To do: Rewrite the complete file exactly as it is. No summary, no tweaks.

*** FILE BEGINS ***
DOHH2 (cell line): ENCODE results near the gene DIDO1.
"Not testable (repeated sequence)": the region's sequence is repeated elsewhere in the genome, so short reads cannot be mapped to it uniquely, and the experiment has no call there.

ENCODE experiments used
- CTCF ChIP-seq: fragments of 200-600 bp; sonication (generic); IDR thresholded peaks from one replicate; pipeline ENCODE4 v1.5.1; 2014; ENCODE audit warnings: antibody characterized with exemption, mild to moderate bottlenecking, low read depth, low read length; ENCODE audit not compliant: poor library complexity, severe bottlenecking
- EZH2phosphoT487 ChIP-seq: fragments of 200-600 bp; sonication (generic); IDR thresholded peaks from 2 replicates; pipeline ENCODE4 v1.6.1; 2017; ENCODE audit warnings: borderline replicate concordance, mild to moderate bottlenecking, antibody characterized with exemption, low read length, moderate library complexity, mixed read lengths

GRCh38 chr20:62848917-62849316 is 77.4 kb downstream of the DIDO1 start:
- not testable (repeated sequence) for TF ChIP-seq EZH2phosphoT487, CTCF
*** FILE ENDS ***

DOHH2 (cell line): ENCODE results near the gene DIDO1.
"Not testable (repeated sequence)": the region's sequence is repeated elsewhere in the genome, so short reads cannot be mapped to it uniquely, and the experiment has no call there.

ENCODE experiments used
- CTCF ChIP-seq: fragments of 200-600 bp; sonication (generic); IDR thresholded peaks from one replicate; pipeline ENCODE4 v1.5.1; 2014; ENCODE audit warnings: antibody characterized with exemption, mild to moderate bottlenecking, low read depth, low read length; ENCODE audit not compliant: poor library complexity, severe bottlenecking
- EZH2phosphoT487 ChIP-seq: fragments of 200-600 bp; sonication (generic); IDR thresholded peaks from 2 replicates; pipeline ENCODE4 v1.6.1; 2017; ENCODE audit warnings: borderline replicate concordance, mild to moderate bottlenecking, antibody characterized with exemption, low read length, moderate library complexity, mixed read lengths

GRCh38 chr20:62848917-62849316 is 77.4 kb downstream of the DIDO1 start:
- not testable (repeated sequence) for TF ChIP-seq EZH2phosphoT487, CTCF